By the time I was in reunion with my birth mother, Birth Mother’s Day seemed obsolete in our situation. I was a grown-up, and I had the maturity to understand the situation of my adoption in its entirety. So, when I celebrate my adoptive mom, I celebrate my birth mom too. They don’t need a separate day of celebrating because they are equally as important to me. Even though I as an adoptee don’t see a need for Birth Mother’s Day, I don’t want to totally condemn it. I actually can totally understand its purpose, and respect it as a national holiday.
In the 90s, open adoption was on the upswing and was becoming the ideal adoption in the eyes of adoption agencies, birth parents, and adoptive families. With the internet becoming more accessible, multiple generations of adoptees speaking out, and the publishing of The Primal Wound by Nancy Newton-Verrier, open adoption was clearly becoming the healthiest choice for adoptees. With all that being said, I fully understand that not all adoption plans allow for an open adoption plan. Some examples of this would be international adoptions, long distances between adoptive families and birth families domestically, or foster-to-adopt situations where the child is removed from a dangerous situation.
However, as an adoptee, I strongly believe that all adoptions allow for open conversation about adoption. Children should feel comfortable approaching the topic of adoption with their adoptive families. It is not a shameful thing to be adopted, but a beautiful, complex, and wonderful way to create a family. So in a world where open adoption is the norm, Birth Mother’s Day has a place. Birth Mother’s Day allows adoptive families to honor their child’s birth mom individually. Whether your child is in an open adoption or not, you as the adoptive family can come together and celebrate your birth mom. To celebrate a birth mom is to celebrate the child placed in your care.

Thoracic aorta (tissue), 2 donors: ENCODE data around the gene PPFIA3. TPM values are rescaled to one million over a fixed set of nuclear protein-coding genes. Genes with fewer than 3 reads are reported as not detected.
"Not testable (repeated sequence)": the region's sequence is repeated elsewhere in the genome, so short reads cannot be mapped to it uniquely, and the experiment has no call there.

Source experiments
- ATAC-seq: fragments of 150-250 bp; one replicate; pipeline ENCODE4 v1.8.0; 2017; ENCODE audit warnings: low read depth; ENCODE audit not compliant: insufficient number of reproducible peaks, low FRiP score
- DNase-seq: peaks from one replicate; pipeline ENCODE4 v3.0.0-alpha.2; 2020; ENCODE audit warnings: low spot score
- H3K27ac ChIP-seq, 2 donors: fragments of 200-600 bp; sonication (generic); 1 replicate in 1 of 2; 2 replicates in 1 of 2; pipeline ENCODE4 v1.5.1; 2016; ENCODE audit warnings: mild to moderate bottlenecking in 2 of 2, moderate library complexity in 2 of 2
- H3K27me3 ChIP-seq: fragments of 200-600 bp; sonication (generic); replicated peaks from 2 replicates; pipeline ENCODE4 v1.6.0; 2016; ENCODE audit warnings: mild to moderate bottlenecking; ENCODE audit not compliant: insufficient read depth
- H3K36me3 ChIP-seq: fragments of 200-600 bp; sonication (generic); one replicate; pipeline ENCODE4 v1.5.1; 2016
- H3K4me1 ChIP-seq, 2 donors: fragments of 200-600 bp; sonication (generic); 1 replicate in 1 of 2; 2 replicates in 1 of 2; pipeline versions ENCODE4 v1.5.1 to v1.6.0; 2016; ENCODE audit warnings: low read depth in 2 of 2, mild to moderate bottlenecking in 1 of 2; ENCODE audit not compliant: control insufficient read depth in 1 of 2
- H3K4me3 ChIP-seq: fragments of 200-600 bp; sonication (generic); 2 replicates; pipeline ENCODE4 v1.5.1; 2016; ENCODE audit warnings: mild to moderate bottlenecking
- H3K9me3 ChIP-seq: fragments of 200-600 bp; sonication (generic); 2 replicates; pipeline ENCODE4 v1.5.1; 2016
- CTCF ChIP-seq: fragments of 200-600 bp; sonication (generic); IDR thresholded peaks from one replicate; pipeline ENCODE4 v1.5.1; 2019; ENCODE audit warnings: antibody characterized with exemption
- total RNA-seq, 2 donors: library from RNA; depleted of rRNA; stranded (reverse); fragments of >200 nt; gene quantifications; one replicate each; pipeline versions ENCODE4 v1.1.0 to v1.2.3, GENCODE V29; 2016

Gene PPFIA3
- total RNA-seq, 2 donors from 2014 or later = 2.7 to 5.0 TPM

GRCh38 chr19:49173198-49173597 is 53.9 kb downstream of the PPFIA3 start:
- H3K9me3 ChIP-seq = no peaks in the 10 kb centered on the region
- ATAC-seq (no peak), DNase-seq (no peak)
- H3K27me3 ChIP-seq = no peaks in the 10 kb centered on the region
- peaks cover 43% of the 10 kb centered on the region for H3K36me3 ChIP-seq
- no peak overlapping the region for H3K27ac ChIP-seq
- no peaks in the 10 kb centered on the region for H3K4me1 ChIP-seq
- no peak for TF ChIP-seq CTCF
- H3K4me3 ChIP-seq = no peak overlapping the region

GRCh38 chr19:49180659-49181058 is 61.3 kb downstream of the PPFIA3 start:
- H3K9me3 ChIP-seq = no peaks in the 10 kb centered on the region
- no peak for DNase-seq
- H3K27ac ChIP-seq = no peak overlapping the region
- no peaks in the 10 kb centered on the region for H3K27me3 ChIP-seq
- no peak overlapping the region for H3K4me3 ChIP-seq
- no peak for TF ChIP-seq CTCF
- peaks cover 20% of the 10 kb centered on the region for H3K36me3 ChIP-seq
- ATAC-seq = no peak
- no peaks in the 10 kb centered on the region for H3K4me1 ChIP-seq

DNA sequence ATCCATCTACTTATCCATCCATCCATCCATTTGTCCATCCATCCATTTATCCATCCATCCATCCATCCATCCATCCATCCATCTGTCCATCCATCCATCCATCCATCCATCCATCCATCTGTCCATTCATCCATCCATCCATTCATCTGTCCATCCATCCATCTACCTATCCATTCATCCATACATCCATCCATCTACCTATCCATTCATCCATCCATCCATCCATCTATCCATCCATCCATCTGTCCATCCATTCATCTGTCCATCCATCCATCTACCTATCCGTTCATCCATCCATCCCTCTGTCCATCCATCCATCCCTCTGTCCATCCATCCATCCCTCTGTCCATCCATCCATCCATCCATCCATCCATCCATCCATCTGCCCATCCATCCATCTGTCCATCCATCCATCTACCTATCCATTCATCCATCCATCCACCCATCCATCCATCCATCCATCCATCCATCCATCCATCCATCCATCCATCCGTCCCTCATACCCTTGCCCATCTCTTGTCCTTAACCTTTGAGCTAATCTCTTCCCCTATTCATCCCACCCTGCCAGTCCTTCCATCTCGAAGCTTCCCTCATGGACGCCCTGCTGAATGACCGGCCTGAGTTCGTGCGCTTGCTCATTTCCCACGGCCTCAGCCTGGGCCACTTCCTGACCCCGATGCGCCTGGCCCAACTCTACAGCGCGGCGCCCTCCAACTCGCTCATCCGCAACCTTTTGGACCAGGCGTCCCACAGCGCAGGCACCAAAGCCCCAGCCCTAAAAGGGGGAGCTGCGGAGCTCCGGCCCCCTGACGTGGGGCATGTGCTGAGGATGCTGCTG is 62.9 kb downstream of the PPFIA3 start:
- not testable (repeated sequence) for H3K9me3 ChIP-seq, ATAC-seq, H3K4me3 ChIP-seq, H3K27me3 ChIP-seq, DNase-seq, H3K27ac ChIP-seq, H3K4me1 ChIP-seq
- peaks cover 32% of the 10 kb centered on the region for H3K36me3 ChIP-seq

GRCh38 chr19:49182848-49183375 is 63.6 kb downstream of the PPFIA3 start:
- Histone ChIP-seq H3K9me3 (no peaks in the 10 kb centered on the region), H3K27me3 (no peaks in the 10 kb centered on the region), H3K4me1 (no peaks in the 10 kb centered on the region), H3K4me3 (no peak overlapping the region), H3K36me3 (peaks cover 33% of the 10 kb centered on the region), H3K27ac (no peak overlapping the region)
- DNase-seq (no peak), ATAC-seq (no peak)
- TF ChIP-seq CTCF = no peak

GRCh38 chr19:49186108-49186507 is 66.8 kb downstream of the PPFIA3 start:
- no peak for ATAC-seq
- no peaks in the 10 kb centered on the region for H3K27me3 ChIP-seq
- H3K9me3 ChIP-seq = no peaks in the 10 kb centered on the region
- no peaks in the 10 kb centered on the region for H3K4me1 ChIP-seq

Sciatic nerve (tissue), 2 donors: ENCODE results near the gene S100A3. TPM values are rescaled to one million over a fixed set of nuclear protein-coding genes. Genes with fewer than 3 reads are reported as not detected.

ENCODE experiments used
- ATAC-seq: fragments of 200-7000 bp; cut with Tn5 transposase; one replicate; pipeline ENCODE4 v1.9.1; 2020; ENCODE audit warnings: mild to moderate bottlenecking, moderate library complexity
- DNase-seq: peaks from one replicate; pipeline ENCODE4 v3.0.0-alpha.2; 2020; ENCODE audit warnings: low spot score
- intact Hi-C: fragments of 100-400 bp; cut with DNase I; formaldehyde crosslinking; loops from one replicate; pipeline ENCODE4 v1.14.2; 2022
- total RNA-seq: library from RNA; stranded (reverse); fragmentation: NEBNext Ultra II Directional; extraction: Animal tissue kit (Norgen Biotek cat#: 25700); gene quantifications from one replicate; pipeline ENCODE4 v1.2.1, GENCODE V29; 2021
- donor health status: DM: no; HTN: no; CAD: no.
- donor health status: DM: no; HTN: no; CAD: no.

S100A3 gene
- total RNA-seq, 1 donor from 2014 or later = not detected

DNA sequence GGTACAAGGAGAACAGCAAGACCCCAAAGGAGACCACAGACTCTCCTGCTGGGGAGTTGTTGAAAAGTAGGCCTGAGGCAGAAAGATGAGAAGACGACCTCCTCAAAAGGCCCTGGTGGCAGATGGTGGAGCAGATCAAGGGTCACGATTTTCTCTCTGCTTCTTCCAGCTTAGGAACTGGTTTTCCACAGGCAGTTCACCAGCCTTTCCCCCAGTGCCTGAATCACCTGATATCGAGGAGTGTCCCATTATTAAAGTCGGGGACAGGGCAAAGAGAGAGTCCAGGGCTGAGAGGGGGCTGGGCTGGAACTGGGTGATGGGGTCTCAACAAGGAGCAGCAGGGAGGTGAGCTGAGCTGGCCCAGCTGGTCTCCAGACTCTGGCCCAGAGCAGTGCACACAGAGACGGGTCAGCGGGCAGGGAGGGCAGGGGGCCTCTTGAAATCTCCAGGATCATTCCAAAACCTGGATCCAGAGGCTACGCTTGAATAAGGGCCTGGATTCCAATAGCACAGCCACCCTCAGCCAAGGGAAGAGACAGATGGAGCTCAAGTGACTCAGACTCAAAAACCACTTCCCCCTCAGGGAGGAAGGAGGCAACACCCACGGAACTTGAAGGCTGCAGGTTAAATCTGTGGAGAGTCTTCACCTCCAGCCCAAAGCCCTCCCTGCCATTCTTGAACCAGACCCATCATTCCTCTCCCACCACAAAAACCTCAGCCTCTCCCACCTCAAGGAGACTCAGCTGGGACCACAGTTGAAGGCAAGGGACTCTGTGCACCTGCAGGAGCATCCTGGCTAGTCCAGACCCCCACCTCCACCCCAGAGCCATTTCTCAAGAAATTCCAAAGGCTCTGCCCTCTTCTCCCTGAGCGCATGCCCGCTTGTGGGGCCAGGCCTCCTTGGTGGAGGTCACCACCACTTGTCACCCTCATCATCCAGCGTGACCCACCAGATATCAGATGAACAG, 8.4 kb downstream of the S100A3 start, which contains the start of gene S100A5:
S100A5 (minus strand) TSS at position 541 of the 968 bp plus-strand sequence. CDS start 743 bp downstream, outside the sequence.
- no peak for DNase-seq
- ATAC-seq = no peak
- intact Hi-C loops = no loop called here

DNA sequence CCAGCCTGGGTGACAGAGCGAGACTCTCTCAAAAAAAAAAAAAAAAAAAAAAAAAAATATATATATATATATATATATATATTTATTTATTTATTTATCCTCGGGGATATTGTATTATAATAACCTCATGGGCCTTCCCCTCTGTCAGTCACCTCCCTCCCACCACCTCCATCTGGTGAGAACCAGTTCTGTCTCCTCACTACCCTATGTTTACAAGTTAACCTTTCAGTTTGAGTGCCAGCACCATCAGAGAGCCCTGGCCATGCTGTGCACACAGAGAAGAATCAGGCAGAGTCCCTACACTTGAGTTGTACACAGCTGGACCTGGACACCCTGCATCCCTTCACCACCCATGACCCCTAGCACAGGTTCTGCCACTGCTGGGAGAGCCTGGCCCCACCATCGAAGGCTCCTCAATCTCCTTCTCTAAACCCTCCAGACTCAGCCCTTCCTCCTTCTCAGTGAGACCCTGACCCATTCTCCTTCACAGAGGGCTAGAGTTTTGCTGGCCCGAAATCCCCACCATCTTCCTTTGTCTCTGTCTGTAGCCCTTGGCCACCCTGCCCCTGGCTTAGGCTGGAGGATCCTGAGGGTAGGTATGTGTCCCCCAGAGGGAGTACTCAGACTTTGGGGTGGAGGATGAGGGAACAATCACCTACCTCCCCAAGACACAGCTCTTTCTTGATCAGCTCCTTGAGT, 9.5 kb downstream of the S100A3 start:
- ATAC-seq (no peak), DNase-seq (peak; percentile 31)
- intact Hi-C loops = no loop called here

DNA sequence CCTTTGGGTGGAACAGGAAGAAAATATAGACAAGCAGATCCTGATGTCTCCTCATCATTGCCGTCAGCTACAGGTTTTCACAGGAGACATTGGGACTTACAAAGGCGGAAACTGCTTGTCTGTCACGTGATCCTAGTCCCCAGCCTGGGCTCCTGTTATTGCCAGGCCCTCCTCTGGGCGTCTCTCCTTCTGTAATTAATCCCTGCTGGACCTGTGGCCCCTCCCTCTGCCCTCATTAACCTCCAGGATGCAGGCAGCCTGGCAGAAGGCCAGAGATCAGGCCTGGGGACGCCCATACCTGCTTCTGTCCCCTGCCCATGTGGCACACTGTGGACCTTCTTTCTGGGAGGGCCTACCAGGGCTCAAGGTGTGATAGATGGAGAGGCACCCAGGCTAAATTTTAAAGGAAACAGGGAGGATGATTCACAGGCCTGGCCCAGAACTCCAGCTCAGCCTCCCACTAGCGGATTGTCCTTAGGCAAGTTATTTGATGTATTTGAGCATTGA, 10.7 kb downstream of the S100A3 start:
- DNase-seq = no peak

I do wish I would have been able to grow up celebrating Birth Mother’s Day because my birth mom deserves celebrating—and so does my adoptive mom! Once I knew I was adopted at the age of 8, my adoptive family never spoke poorly of my birth mom. She was always highly respected and spoken about in a loving way. My adoptive mother would regularly tell me that my birth mom was one of the most special and wonderful people she had ever known. I am extremely thankful that I grew up in a home where my mother understood the need to honor my birth mom. To honor her was to honor and respect me as an adoptee.
I am thankful to be in a healthy reunion with my birth mom as an adult. And although my adoptive parents made some mistakes, they never made the mistake of dishonoring my biological family. Now that I am in reunion with my birth mom, my adoptive mom is fantastic friends with her. I think they talk more regularly than she and I do! We have regular family get-togethers, my adoptive family, and my biological family, despite living several hours apart. It is a beautiful, and now open, adoption story.
Adoptive parents, this Birth Mother’s Day I encourage you to celebrate your child’s birth mom. Whether you can do it in person with her, or whether she is in a different country and you don’t even know her name. Give her the honor she deserves, and teach your child to do so also.
Adoptees, whether you know your birth mom or not, celebrate her this Birth Mother’s Day however is best for you. And birth moms, know that your children love you, whether or not you can be with them this year on Mother’s Day. You are loved, respected, and valued. Adoption is complex, and it comes with many emotions for the entire triad. Making the choice to place a child for adoption is no small task. I respect my birth mother for doing what she knew was best for me. She followed her motherly intuition and chose a wonderful family for me. I am blessed and grateful to have both my birth mom and my adoptive mom to celebrate this Mother’s Day.